Wilton Garden Club Ladies Know How to Dig
Growing and maintaining any kind of garden in New England, particularly after a winter like the one we’ve just endured, comes with a multitude of challenges. This makes the accomplishments of the Wilton Garden Club, which celebrates its 90th anniversary this year, pretty impressive.
Long before “green” became gospel, the Garden Club was committed to land conservation, preservation, education, and beautification. Since 1921, its members have volunteered their time to raise awareness of local environmental issues. Along the way, they have created and nurtured gardens that have survived the test of time, deer, and other flower-hungry fauna. “The most common misconception people have about us is that we’re just ladies who lunch,” said club president Carol Steiner. “We do a lot more than that.”
They certainly do. Their collective green thumbs have landscaped the Wilton Post Office, train station, library, and public schools, and created the flower baskets hanging from the lampposts in Wilton Center. They maintain several gardens in town, including the oval bed at Horseshoe Pond Park, and the Grotto Garden of native and exotic perennials behind Old Town Hall. In fact, in 1934 the Garden Club rescued Old Town Hall from demolition.
In the greenhouse it owns and operates at Comstock Community Center, the club offers horticulture instruction, garden therapy programs for senior citizens, and Girl Scout classes on propagation, seed starting, and greenhouse operation. They also grow plants for their annual Mother’s Day Plant sale, the club’s primary fundraiser. “Many plants start as cuttings from mother plants or seeds,” explained Steiner. “It’s interesting to see the progression from an empty greenhouse in September to a full one by the plant sale.”
Plants for the sale also come from members’ own gardens. “Every spring, we hold digs at members’ houses and pot up the plants. Each member takes home at least 25 plants and babysits them for a few weeks until the sale,” Steiner said.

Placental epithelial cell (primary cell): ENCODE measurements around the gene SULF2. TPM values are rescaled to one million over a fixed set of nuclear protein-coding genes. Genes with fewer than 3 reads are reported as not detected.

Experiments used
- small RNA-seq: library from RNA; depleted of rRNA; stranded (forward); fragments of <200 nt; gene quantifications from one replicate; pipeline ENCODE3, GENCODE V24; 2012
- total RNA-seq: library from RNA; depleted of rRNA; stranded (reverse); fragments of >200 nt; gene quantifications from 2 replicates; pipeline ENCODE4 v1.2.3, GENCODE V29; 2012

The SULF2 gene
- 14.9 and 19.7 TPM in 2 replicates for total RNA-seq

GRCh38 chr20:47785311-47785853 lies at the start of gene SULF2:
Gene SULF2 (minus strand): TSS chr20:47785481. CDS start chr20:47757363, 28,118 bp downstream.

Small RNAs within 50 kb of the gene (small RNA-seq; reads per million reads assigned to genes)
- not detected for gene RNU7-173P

The sale, held on the Town Green, and scheduled for May 6 through 7, raises funds to help cover Garden Club program and operations costs, and contributions to local organizations that promote environmental education, conservation and horticulture. One recipient, Weir Farm, uses the money to maintain the Vera Breed Sunken Garden, named for the 1933-34 Garden Club President who designed it. The Wilton Library, another beneficiary, purchases plant and gardening books with the funds it receives.
The club takes on several other projects throughout the year. At their annual wreath-making workshop, they create festive greenery for Wilton’s municipal buildings and war memorials. They also make holiday decorations for the Department of Social Services to give to the homebound and residents in need.
To celebrate its 90th anniversary, the club is planning a flower show at the Wilton Library on September 16 through 17 with a cocktail party fundraiser on the 17th. The event, tentatively themed “Ninety Years of Fun, Friends, and Flowers,” will include horticulture classes and floral design demonstrations. The show is free and open to the public. As the celebration date approaches, more information will be available at wiltongardenclub.org.
According to past President Jerre Dawson, the club currently has 135 members. “Membership has declined recently,” she said, “partly due to retirees moving out of town and people returning to work because of the economy.” Monthly meetings, held from September through May, often include guest speakers who share their expertise on topics ranging from pruning and organic land care to nature photography.
“Anyone interested in becoming a member is invited to attend a meeting,” advised membership co-chair Francesca Monroe. “We are always looking for people who will be active participants. New members need to be sponsored by an existing member, or speak to me or my co-chair Elizabeth Craig about joining,” she said. “A provisional member fills out a membership form, pays provisional dues and helps out with the plant sale.” Adds Steiner, “As a Wilton Garden Club member, you can make friends, learn a lot, and have fun.”